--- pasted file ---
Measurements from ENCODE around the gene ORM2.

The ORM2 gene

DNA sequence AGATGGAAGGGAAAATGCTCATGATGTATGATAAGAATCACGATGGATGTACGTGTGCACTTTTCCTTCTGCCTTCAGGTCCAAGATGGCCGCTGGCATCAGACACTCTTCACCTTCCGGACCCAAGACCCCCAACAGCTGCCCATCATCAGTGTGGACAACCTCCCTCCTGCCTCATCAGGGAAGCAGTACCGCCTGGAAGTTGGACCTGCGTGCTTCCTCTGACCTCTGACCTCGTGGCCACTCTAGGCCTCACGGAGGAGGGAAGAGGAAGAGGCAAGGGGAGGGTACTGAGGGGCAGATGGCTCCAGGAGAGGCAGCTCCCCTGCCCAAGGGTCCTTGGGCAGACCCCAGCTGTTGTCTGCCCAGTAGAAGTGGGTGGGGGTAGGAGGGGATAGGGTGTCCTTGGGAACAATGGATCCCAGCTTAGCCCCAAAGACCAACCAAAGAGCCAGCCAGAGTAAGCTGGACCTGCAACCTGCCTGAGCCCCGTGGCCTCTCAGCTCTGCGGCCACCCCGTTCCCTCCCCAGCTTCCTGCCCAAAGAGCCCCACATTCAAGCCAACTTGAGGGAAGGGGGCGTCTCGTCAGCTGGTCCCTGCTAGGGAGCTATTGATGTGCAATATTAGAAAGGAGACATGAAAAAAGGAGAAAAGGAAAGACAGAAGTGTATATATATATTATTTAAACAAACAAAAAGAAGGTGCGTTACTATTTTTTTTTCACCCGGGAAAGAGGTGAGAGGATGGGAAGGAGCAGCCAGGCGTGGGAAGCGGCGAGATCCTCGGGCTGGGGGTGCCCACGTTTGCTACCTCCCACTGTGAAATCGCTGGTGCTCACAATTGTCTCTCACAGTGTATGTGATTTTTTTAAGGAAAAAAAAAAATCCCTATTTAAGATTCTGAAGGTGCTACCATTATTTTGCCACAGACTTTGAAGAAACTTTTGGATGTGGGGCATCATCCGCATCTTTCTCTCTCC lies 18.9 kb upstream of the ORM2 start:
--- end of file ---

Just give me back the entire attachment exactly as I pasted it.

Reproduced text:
Measurements from ENCODE around the gene ORM2.

The ORM2 gene

DNA sequence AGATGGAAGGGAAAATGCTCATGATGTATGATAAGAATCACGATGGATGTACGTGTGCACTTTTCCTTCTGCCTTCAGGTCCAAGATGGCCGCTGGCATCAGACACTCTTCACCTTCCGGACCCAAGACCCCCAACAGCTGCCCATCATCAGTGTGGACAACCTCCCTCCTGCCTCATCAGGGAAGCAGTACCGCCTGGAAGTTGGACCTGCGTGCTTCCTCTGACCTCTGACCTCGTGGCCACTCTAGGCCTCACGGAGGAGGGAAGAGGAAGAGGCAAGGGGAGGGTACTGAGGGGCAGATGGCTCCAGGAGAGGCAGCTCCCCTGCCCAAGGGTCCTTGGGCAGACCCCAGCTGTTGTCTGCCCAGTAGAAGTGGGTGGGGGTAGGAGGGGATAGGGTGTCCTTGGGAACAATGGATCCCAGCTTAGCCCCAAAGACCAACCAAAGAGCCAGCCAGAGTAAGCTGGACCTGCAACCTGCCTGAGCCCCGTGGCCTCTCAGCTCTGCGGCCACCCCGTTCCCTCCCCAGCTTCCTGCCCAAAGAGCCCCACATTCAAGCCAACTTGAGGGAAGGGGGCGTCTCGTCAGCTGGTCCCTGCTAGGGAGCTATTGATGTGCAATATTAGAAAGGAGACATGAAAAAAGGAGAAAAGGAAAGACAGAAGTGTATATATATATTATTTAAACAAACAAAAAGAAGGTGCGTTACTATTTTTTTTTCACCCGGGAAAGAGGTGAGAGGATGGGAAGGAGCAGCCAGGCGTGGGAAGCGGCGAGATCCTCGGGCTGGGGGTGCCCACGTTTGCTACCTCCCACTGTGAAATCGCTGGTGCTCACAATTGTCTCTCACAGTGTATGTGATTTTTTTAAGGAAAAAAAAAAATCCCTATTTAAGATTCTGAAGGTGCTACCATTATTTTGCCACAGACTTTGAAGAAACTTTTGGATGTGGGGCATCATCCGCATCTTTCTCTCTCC lies 18.9 kb upstream of the ORM2 start: